Love, Hate and a requiem

I never met the man. Never spoke to him.

Doesn't matter. I am really, really sad.

When Bruce "B.J." Collins passed away on Sept. 23, he was survived by his parents, Bruce and Christine, his sisters Barbara and Colleen, and by the rest of the members of the South Side Fantasy Football League.

B.J. was the commish of the SSFFL and, as league member Kyle Maciejczyk told me, B.J. "was the most genuinely nice guy in the world, a die-hard Chiefs fan who injected fun into everything we did." He would buy draft-day T-shirts for everyone, personalized with team names. Collins had everyone over to his house to watch games and handed out customized scoring and matchup sheets, along with a coaster with each person's favorite NFL team on it. Whenever there was an opportunity to make the SSFFL more fun, Collins took it.

But a month before the season, Kyle tells me, the league got some terrible news: "B.J. was diagnosed with a cancerous tumor in his jaw."

And so, with 30 days until kickoff, the league didn't know what to do. "Due to the circumstances, we didn't even know if B.J. would be up to playing in the league, let alone running it," he said. After talking with Collins, though, they realized he desperately wanted to play that year; it was one of the few things that he was looking forward to. "So we brought the party to him and had the draft in the lobby of Good Shepherd Specialty Hospital in Bethlehem, Pennsylvania," he said.

I loved that story and the accompanying picture they sent along. It's a simple story but it's everything I love about fantasy sports. Friendship and the bonding nature of a league. A commish that goes above and beyond for his league owners and owners who give the same back when he needs it. And the craziness of making sure draft day happens, no matter what, no matter where. Liked the story so much that I put a version of it, and the picture, in my book. They sent along a nice note saying that B.J. and the rest of the league enjoyed being in the book, which I was very happy to hear.

I lived with these stories every day for over two years while writing my book, emailing back and forth many times, talking with folks, writing and re-writing their stories. As such, I developed a strong attachment to every single person in it, including B.J. Especially B.J.

We never spoke in person and we never met, but we exchanged emails a few times -- mostly just simple encouragement emails from me -- and it seemed like things were heading in the right direction. And then, two months ago, on Sept. 17, I got a note from fellow SSFFL league member Adam Andrews.

"Matthew, unfortunately I come with bad news," Andrews said. "B.J. has been placed in hospice care but continues to fight! I know it might be asking too much but is there any way you can mention him in Sunday's 'Fantasy Football Now?' If not, I understand. I'm doing everything in my power to make sure he's happy and comfortable."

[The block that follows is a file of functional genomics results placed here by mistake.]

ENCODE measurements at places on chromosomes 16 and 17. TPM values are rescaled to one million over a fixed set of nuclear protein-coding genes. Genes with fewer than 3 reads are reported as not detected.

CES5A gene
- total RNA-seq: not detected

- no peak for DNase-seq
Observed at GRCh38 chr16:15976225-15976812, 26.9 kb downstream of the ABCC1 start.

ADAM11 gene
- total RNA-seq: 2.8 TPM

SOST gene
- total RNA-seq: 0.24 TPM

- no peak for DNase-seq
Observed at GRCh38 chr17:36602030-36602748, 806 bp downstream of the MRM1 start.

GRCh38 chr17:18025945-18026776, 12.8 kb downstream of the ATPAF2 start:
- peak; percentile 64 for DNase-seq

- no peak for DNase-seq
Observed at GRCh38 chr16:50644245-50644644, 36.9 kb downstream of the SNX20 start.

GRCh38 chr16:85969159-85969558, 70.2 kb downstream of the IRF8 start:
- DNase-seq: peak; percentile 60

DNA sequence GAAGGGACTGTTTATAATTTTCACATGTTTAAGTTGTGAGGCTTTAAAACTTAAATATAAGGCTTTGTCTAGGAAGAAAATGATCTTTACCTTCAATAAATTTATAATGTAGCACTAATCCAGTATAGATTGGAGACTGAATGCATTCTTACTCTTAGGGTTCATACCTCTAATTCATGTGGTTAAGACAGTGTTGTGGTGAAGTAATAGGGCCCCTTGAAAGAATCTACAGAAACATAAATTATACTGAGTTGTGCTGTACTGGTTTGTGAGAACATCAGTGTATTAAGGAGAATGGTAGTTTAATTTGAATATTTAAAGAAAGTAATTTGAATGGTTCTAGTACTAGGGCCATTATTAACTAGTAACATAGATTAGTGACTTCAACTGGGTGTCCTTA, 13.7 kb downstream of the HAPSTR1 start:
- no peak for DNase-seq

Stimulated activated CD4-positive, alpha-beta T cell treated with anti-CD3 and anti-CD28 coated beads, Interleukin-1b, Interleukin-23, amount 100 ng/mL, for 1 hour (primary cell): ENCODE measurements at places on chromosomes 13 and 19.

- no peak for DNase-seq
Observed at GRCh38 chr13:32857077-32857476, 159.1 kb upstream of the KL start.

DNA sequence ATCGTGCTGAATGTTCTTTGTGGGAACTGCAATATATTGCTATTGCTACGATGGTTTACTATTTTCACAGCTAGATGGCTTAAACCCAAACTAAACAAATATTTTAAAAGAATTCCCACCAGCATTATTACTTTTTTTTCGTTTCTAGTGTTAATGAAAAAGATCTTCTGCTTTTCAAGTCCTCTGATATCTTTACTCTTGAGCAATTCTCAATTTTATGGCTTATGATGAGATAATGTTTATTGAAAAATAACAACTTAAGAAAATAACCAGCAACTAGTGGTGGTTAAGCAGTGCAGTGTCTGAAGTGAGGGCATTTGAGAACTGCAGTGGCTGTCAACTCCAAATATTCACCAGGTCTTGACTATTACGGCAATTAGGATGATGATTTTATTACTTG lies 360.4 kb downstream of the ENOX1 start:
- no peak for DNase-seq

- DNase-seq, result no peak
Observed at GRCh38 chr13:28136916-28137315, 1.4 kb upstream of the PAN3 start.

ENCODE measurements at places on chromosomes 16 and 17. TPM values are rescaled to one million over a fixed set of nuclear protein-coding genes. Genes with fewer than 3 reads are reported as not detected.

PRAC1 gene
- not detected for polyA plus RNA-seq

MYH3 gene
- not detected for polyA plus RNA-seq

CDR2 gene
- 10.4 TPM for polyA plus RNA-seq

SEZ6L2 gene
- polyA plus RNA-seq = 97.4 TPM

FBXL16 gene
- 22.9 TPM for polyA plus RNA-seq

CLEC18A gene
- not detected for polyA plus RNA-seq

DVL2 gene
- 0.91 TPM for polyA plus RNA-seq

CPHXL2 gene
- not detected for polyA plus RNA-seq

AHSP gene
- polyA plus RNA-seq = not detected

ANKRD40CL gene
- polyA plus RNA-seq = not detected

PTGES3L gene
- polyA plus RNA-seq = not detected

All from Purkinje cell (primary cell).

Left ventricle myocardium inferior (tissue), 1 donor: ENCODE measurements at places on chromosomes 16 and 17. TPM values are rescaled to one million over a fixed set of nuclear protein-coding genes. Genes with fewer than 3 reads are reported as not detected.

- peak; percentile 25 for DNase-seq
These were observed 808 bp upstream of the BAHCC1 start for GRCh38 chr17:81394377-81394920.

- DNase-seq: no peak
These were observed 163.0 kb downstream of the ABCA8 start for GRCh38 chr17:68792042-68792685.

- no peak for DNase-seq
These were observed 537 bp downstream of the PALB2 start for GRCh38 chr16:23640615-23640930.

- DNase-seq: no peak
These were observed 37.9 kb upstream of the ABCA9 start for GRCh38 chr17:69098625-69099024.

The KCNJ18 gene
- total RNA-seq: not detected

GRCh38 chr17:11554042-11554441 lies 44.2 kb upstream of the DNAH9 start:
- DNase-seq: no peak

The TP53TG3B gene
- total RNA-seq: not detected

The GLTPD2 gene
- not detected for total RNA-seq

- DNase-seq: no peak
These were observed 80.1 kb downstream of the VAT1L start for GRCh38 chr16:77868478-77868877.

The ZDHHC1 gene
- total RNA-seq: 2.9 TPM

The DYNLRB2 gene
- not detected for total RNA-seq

As soon as I got the email, I quickly wrote back. I wasn't sure I'd be able to do the shout-out, but could I call? Can he get phone calls?

I waited and waited, maybe for an hour, eventually moving on, doing whatever else I needed to. I have a bunch of different email addresses and the one Adam used is the one I set up for the book, so it's not one I check as regularly as others these days. A few hours later, Adam had written back.

"Yes, he can receive calls but he can't speak very well," he said. "I'm with him now. The funny thing is he's having a good day and is actually updating the fantasy standings right now ... the kid's a fighter! Football truly is this kid's best medicine. He's refused to even let someone else do stats."

Included in the note was a phone number. I looked at the clock. It was now 10:45 p.m. Crap. When did this get sent in? Wasn't sure. I fired back a note.

"Are you still with him? Is it too late to call? Sorry, I don't check this email all the time. Give me a good time to call, I totally will."

I didn't get a response to that email until a few days later. On Sept. 23.

"Matthew: With a heavy heart, our great friend and family member B.J. passed away this morning," he said. "He was so happy that you wanted to call him. Thank you so much for your love and support."

It was such a heartbreaking note and I felt horrible. Very upset because of B.J.'s passing, of course, but also mad at myself. Why didn't I just call? I was worried it was too late and then I was worried if this guy Adam wasn't there, would someone else be there that knew who I was if B.J. couldn't speak? Was that number to the hospital room or was it Adam's or B.J.'s cell, or someone else's? I wanted to call when he was feeling up to it so we could have a real conversation, and it's the middle of football season when I'm working non-stop and crazed and I don't see my own family enough as it is ... and excuse and excuse and excuse and whatever, I screwed up. I should have just called and if it was a bad time, called again and again until it was a good time. Instead I didn't, and five days later, he had passed away.

He was 31 years old.

I've been beating myself up over this ever since I got Adam's email. Not that a phone call from me is any amazing thing, but it was a small gesture, the least I could do and I didn't. Despite not knowing him except over email, I liked this kid. Liked the kind of person he was, liked how much he loved fantasy football, liked the people he had surrounded himself with. And I wish I could have let him know that before he passed away and seen if there was anything else I could have done for him.